CALLER: Hi, Larry.


CALLER: Hi, everybody.

Could it be possible that Scott wanted to sell the house because of evidence that was there?

GRACE: Oh, that's a good question, but you know what"? If he had sold the house then they would probably not have to go through the hoops of getting a search warrant. The new owners would probably allow them to come in.

I thought of that immediately, you know, he got rid of her vehicle. He got -- he was trying to get rid of the house and I'm wondering, Mark Geragos, what your thought is on this -- if that is not why they were looking at his new vehicle. It's only two weeks old. What could they possibly hope to find in there, except for possibly getting rid of evidence?

GERAGOS: Well, obviously they're looking in the new vehicle to see if they've got any, No. 1, trace evidence of some kind, or something else they think he's trying to find.

GRACE: Or the GPS monitor.

GERAGOS: And that makes perfect sense.

Or, as I said before, someone's installed the GPS monitor and they want the computer chip to completely close the loop, so to speak.

KING: Ted Rowlands, is there any need or other suspect away from Scott? Is there any...

ROWLANDS: Well, they say they've looked into every possible scenario and anything that comes up, they're more than willing to look at. But we haven't heard publicly of any other specific direction that they've been going, especially lately. Early on, there were other things they looked at, but not lately.

I can add a tidbit here. They've just returned Scott's truck for the house. So it was only gone for the day from 8:00 in the morning until they literally drove it up about a minute or two ago and presumably they're going to be giving it back to Mr. Peterson.

KING: Schenectady, New York, hello.

CALLER: Hi, yes. I have a couple of questions.

One, I wondered if anyone knows if Scott has the ring on his finger still or if he ever wore his wedding band.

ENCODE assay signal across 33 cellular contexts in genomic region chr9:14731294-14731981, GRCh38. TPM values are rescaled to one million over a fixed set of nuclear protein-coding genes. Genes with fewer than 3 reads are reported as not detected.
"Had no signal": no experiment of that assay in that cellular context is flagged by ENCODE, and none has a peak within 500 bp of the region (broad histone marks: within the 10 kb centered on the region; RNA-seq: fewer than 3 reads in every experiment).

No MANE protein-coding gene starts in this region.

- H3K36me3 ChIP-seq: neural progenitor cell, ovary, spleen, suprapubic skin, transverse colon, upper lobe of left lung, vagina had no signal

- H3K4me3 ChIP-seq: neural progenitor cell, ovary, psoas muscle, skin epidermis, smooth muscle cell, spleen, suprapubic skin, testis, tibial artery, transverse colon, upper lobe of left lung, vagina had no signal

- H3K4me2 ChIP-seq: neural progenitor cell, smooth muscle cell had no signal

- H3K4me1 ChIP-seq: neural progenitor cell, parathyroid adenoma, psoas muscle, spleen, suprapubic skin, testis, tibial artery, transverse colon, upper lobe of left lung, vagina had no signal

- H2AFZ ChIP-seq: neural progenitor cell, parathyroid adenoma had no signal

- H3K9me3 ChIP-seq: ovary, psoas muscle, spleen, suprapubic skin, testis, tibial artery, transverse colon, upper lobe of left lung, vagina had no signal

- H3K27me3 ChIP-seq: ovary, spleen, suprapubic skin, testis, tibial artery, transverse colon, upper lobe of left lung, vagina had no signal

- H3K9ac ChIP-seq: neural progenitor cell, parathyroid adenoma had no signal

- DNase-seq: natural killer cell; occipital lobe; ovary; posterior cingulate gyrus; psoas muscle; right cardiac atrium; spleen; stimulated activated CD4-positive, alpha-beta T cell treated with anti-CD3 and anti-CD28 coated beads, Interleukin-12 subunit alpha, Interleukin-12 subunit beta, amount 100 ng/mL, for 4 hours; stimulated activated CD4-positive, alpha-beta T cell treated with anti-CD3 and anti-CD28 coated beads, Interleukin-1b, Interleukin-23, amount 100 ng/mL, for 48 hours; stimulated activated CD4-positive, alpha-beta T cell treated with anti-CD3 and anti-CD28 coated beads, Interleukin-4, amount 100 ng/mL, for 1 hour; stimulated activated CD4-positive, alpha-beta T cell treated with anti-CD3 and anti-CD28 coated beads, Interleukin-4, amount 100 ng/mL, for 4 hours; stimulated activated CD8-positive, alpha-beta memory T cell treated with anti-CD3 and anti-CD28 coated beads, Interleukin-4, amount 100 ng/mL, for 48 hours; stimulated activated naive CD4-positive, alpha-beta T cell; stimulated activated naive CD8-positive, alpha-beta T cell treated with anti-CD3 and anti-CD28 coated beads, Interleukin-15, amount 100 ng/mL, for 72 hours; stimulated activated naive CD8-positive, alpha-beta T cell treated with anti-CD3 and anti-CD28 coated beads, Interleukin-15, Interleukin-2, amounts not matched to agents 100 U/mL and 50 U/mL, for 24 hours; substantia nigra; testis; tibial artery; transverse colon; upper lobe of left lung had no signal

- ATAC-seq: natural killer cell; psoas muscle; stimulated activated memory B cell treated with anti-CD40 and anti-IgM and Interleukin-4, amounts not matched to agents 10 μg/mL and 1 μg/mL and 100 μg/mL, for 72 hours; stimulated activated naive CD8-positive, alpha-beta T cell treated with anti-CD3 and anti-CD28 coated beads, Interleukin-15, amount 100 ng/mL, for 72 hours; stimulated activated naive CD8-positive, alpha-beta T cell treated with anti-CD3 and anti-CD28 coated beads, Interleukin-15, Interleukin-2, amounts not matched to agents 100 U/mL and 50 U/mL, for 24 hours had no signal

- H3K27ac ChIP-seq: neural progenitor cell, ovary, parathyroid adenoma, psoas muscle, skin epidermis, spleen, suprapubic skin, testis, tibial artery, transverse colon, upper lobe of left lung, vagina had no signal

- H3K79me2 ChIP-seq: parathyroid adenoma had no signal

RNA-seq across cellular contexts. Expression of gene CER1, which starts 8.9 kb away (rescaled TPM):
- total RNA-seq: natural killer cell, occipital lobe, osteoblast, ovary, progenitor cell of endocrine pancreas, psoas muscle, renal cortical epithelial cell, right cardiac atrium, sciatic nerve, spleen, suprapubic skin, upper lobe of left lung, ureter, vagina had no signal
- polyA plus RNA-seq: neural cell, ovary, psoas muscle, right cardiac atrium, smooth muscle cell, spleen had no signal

And, two, I wondered what the follow-up was on the clerk who reportedly Laci coming in there saying she was kidnapped and the male reportedly asking.

KING: Ted, you know about the ring, does he wear his wedding ring?

ROWLANDS: Yes, he does. Every time I've seen him, he is wearing his wedding ring.

And as far as the clerk goes, it was determined that person was either making up the story or it had nothing to do with this case.

KING: Chicago, Illinois, hello?

CALLER: Hello.

KING: Yes, go ahead.

CALLER: Yes, I'm wondering -- on that block -- he was burglarized in the house across the street. I'm wondering, did they ever question those people?

GRACE: They did. They questioned them thoroughly. I think they even polygraphed them and it was also determined that the burglary occurred two days -- somewhere between one and two days after Laci disappeared so that was quickly shot down.

KING: Toronto, Canada, hello.

CALLER: Hi. Is there any possibility that the police have put the blinders on and focusing their investigation and as a result may in fact clear Scott?

KLAAS: You know, Larry -- Larry...

KING: Mark Geragos -- first Mark Geragos, then Marc Klaas.

GERAGOS: There's always the possible they you focus in on the wrong suspect. You just never know when you get to the end of the investigation and hen somebody gets charged or doesn't get charged. So there's really no way to answer that until we can fast forward, if you will, another four weeks or six weeks. Something of that nature.

KING: Marc Klaas, what did you want to say?

KLAAS: Well I was going to say, it was on your show, probably, three weeks into the case that the police chief of Modesto said that they had investigated and cleared over 200 local sex offenders, but they couldn't clear Scott.

KING: We'll take a break and be back with some remaining moments and more phone calls for Ted Rowlands, Nancy Grace, Mark Geragos and Mark Klaas.

Then, Senator John McCain and then former senators, Bob Dole, George Mitchell, Alan Simpson and George McGovern.

Don't go away.



DOUG RIDENOUR, MODESTO POLICE DEPARTMENT: No, he is not a suspect yet or been eliminated from the investigation.